Take a tasting tour of Japanese shochu distilleries in Miyazaki Prefecture


Tadashi Yanagita stirs the fermentation of sweet potatoes at his family-owned shochu distillery in Miyakonojo town, Japan. (Seth Robson / Stars and Stripes)

Many who have spent time in South Korea have enjoyed soju, a predominantly ethanol-based liquor that fuels more than its share of big weekends on the peninsula.

Japan has its own version, known as shochu, which has been distilled on small family farms for generations.

Miyazaki Prefecture on Kyushu Island in southern Japan is the perfect place to sample locally made shochu. A recent press tour stopped at four distilleries to see how the drink is made.

The first stop was the Yanagita Distillery in the town of Miyakonojo, where we met Tadashi Yanagita, the fifth generation to run the family business.

The distillery has a small lounge where Yanagita served samples of some of his products. Each has a distinctive taste, with some offering a stronger alcoholic kick and others tickling the mouth like whiskey.

Shochu generally has an alcohol content of between 25 and 35%. Distilleries sell 1.8-liter bottles for the equivalent of about $ 20.

Boxes of shochu are stacked at the Inoue Shuzo Co. distillery in the town of Nichinan, Japan.
Boxes of shochu are stacked at the Inoue Shuzo Co. distillery in the town of Nichinan, Japan. (Seth Robson / Stars and Stripes)

Yanagita uses spring water from the Kirishima Mountains and local rice, barley and sweet potatoes in its products. The high temperatures and high humidity in the region are ideal for fermentation, he said.

Also in Miyakonojo, Watanabe Distillery prides itself on growing its own potatoes, according to General Manager Koichiro Watanabe.

The young shochu maker presented his factory and talked about the importance of local microbes in the alcohol making process.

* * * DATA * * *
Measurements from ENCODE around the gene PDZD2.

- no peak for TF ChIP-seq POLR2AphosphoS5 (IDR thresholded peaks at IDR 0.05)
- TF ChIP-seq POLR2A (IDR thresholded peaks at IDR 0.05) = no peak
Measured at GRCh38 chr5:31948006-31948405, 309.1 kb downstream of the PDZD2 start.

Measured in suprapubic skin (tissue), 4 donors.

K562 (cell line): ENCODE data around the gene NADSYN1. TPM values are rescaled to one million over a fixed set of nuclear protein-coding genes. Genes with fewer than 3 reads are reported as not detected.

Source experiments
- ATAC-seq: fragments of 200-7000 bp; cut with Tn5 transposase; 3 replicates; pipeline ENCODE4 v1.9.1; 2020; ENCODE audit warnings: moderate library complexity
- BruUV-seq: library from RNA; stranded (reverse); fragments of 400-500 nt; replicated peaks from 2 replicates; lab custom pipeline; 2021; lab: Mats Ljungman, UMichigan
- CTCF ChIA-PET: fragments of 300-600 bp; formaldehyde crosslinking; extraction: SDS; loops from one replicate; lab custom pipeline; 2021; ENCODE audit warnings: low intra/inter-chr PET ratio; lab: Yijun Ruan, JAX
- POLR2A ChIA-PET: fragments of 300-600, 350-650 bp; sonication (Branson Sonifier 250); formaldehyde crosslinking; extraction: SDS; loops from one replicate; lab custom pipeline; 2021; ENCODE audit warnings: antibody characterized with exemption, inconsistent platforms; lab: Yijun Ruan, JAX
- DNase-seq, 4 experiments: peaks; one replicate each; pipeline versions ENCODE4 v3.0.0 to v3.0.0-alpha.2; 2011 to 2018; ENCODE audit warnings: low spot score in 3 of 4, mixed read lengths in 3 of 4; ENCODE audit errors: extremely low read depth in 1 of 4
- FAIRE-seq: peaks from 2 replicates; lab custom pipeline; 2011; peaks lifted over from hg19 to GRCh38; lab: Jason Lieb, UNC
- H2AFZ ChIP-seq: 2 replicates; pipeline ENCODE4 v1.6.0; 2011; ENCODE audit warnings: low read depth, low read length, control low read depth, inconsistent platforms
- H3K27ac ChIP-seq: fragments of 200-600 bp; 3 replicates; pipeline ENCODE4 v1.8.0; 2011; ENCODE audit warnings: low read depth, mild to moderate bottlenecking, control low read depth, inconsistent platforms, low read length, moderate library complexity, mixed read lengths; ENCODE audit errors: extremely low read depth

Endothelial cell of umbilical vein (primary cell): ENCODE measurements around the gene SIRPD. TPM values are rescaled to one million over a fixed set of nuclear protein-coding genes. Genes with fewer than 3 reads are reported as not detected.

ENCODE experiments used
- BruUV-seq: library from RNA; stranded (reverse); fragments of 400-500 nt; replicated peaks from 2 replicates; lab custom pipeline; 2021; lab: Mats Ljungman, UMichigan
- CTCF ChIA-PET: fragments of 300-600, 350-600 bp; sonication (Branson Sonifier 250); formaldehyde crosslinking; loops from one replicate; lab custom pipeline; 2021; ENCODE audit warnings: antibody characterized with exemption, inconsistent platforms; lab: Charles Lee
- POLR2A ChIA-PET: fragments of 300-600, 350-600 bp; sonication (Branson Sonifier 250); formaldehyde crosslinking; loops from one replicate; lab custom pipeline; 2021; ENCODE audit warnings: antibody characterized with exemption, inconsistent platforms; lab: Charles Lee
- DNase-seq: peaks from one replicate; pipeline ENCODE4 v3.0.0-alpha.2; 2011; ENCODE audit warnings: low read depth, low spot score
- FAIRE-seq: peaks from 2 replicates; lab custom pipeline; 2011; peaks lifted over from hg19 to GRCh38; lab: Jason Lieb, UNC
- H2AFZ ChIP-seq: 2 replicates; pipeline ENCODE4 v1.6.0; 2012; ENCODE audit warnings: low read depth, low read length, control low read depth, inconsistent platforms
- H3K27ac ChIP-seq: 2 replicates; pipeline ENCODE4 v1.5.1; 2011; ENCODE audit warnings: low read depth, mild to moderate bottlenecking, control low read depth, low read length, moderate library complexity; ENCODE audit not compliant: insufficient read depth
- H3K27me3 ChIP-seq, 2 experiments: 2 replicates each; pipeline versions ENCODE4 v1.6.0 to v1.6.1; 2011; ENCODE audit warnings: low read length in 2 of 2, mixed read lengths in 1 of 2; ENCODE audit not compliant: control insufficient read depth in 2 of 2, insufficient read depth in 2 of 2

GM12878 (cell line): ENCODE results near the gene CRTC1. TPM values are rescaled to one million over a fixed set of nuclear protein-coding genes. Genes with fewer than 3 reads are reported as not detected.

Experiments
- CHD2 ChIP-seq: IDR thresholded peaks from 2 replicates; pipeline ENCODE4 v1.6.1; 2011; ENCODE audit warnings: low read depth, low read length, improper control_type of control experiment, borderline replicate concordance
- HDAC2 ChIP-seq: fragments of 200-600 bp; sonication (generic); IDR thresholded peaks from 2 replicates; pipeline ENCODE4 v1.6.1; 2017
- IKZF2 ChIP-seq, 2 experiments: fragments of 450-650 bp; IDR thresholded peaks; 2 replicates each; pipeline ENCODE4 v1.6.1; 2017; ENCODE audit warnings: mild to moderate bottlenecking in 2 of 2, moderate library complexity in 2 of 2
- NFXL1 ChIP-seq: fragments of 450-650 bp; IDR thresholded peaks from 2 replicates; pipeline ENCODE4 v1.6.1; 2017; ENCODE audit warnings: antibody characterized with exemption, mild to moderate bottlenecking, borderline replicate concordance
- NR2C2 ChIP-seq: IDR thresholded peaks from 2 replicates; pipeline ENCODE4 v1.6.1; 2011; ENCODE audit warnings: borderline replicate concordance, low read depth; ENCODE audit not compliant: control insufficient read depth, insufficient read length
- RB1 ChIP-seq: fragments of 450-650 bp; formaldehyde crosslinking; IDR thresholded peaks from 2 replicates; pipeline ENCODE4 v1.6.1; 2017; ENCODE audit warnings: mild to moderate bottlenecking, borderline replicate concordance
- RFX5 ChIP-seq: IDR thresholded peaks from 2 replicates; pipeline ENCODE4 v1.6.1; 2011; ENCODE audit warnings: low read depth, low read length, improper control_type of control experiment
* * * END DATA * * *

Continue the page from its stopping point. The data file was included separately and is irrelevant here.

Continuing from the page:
Watanabe leaves the windows of his distillery open to let the local flavors float in the breeze and proudly displays the sweet potatoes he grows nearby.

The potatoes are mashed and mixed with yeast before being allowed to ferment. The mixture is stirred regularly and cooled to prevent it from overheating before being introduced into a still where the alcohol condenses to produce shochu.

In the town of Nichinan, the Furusawa Distillery operates in old buildings that include a bunker built to protect the shochu from Allied bombing during WWII.

Workers process sweet potatoes for making shochu in the town of Nichinan, Japan.
Workers process sweet potatoes for making shochu in the town of Nichinan, Japan. (Seth Robson / Stars and Stripes)

From the street you can watch the locals sorting the potatoes in a shed and see very old ceramic pots used for fermenting shochu.

A drinking area offers a view of a small garden. We sampled four types of shochu there, as well as the kind of local fish snacks a Japanese worker could eat with a drink after work.

The Inoue Shuzo Co. is also in Nichinan. This large shochu factory employs uniformed personnel to produce large quantities of alcohol which are sold throughout Japan.

The operation includes a fish farm where sturgeons imported from Russia are raised to produce caviar. If you’re willing to shell out around $ 80 for a small jar, it pairs well with crackers and a glass of shochu.

You can find a lot of shochu on Japanese supermarket shelves, and a mass-produced variety, similar to Korean soju, is mixed with carbonated fruit juice to make Chu Hai, which is sold in cans at convenience stores.

But if you want an authentic Japanese shochu experience, it’s worth a visit to a distillery, and Miyazaki is the place to do it.

[email protected] Twitter: @ SethRobson1


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